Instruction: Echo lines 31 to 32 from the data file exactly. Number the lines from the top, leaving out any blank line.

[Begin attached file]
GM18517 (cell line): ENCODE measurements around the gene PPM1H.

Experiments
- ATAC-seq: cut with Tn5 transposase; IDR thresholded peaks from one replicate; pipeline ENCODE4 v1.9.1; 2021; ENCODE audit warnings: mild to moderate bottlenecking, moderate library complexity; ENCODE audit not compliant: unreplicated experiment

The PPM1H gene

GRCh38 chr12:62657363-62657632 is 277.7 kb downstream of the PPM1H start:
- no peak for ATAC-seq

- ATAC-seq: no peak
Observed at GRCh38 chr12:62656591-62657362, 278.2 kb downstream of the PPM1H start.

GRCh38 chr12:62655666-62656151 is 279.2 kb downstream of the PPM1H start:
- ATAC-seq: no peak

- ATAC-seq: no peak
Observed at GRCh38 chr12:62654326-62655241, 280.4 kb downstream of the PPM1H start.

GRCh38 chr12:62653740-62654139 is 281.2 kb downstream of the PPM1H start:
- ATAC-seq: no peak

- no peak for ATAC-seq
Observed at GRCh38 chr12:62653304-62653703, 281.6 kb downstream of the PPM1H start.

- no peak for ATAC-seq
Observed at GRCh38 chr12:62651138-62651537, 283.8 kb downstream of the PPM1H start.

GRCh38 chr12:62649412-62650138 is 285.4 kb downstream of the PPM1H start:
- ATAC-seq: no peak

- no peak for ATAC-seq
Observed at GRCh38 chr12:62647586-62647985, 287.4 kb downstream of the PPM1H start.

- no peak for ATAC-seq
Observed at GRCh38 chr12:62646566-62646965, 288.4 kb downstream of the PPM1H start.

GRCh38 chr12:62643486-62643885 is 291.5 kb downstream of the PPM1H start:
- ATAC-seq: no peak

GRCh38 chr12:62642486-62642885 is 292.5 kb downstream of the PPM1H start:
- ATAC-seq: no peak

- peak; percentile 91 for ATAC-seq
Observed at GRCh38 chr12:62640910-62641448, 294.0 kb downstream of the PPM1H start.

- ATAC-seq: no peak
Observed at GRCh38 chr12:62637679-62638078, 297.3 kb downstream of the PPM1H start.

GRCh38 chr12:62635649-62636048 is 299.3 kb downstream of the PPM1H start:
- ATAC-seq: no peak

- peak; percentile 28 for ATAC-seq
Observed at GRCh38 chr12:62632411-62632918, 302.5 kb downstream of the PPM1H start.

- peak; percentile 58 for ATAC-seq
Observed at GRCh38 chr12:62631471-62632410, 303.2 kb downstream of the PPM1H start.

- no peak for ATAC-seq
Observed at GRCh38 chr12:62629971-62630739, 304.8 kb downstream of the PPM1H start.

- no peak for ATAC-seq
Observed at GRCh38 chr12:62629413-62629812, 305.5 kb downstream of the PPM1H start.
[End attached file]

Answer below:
- ATAC-seq: no peak
Observed at GRCh38 chr12:62637679-62638078, 297.3 kb downstream of the PPM1H start.